Installing Pierre Rousseau’s audio in front of the curve screen for Dance Therapy in Seoul 2019.

Installing Dance Therapy in Seoul 2019

The value of participation, thinking of our presence, relative to our own importance, within all its revelatory nature never ceases to amaze me. Musicians often talk about audiences momentarily giving themselves over during a performance. I wonder sometimes, whether our survival as a species is contingent on the encouragement of empathy through experience. In short, are we capable of developing this crucial sentiment, without our communal participation in any/all manner of charades we seek to judge?

My players, sitters, subjects are free to move in and out of the frame or game as they see fit. Pronouncing sovereignty and control over these groups has always seemed absurd, and entirely outside of my investigation. I produce factual data in the context of artificial environments, observing human behaviour. The performances and films are documents of the suspension and regulation of time and space, whilst implementing a finite set of principles of conduct, set up to record the predictability or unpredictability of reaction.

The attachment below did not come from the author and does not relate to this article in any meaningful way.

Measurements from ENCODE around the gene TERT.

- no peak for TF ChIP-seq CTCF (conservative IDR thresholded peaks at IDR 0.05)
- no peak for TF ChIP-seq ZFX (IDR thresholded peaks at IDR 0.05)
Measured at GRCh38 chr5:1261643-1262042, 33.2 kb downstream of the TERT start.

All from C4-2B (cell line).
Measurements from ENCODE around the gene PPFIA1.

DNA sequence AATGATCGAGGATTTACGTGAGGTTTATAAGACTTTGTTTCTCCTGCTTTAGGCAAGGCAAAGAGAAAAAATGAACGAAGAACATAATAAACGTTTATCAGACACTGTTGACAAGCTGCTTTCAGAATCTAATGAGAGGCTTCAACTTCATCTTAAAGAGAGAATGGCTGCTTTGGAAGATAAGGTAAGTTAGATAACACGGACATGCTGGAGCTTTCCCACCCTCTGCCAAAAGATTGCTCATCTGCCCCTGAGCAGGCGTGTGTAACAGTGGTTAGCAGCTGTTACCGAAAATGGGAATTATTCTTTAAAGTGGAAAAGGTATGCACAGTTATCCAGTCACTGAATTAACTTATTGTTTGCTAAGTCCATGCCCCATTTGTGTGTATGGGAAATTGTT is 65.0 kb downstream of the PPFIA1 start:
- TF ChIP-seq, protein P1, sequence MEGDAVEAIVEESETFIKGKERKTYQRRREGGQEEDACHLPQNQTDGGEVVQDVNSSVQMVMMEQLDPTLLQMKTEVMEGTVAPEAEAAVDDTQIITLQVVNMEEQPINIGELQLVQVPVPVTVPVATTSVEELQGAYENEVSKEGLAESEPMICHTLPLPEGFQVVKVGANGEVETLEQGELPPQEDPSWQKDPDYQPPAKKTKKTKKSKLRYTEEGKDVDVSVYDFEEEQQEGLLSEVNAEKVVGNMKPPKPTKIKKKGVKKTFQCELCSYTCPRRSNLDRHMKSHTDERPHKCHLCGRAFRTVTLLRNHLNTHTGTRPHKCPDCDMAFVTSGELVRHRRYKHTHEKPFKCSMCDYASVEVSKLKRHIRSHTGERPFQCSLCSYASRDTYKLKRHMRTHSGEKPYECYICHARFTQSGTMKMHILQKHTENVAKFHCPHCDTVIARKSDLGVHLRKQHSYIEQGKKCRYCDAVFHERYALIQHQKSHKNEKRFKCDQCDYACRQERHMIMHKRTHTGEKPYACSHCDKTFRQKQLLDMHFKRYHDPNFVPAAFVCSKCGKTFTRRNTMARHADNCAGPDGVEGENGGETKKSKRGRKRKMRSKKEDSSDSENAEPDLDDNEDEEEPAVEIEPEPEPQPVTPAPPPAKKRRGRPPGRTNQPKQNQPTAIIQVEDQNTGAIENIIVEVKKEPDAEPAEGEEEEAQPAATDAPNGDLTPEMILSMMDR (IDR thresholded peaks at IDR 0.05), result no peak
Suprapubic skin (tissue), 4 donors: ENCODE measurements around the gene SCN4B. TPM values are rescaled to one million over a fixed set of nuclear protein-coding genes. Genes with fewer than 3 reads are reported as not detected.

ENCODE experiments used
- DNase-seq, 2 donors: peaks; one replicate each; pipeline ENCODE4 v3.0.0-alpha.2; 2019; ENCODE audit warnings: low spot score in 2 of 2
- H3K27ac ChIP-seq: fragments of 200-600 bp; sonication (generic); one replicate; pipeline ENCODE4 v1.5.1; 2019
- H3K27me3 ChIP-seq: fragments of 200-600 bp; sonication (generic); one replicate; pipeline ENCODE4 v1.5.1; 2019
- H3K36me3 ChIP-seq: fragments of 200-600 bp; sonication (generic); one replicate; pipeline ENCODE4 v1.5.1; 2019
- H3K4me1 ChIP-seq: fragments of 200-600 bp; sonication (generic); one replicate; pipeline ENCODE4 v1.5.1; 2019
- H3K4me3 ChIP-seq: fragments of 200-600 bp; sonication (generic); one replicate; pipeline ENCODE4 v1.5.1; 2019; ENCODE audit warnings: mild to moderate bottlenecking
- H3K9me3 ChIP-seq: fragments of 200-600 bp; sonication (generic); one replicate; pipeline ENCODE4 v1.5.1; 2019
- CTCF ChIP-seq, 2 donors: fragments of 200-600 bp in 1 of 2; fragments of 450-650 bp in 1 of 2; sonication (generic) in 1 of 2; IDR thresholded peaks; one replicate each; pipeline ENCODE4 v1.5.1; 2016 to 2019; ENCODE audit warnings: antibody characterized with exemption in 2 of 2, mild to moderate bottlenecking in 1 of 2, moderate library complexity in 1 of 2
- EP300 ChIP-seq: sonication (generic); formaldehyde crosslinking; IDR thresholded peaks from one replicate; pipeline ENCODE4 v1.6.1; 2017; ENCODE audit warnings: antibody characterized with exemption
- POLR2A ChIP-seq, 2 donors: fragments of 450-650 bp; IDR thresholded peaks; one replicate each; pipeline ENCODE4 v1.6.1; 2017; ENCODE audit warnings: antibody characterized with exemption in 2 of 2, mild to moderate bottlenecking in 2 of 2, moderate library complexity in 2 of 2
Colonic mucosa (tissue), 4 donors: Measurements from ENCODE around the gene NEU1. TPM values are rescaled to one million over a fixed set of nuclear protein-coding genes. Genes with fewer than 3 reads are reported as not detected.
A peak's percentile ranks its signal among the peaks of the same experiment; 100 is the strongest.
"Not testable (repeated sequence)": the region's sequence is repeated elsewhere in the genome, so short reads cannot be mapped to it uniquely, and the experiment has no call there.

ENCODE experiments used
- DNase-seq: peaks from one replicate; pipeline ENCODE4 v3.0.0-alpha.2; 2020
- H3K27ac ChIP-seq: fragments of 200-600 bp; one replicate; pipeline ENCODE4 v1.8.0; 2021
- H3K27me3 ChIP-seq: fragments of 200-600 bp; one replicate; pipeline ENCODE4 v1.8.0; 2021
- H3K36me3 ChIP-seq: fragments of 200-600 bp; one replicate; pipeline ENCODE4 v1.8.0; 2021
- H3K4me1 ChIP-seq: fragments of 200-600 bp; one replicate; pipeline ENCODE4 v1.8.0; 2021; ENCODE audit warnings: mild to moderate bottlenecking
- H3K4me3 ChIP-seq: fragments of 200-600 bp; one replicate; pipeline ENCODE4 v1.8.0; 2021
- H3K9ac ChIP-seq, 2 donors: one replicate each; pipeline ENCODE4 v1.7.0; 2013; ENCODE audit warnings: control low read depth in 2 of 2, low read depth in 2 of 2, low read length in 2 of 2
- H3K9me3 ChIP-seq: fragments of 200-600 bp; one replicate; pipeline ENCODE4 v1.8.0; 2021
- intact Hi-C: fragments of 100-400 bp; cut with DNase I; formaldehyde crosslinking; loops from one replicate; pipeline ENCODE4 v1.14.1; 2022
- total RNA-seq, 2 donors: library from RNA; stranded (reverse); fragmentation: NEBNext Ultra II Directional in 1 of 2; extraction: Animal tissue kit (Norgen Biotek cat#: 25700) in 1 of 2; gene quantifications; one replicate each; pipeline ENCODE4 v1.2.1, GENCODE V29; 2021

Left to right; Extract of The Economics of Movement PDF, November 2019. Drawing, The Economics of Movement 2019. Lotte Andersen and Alonso Leon-Velarde. Played in it’s first iteration at the Whitechapel Gallery

The Economics of Movement Notes November 2019

Lotte Andersen is a British artist working in video, sound, print, performance, writing and collage. Examining movement and its properties, continuously within different contexts her work oscillates between investigative, documentary and autobiographical. She considers sound and video physical objects in space, working with the idea that echoic (sound) memory is stored for longer periods than iconic (visual) memory. The viewer is often placed in the work, activating it whilst confronting the politics of taking up space. A document on human behaviour is uncovered using the interesting paradox of producing factual data in the context of artificial environments, captured in video, performance and sound. The work considers the suspension and regulation of time and space whilst often implementing a finite set of principles of conduct. These are setup to record the predictability or unpredictability of reaction. Spontaneous choreography in Dance and the quotidian is considered through the lens of mass migratory, gestural and forced movement. The transparency of feeling through the hypothesis of the therapeutic nature of consistent, rhythmic, group movement its psychological aftermath.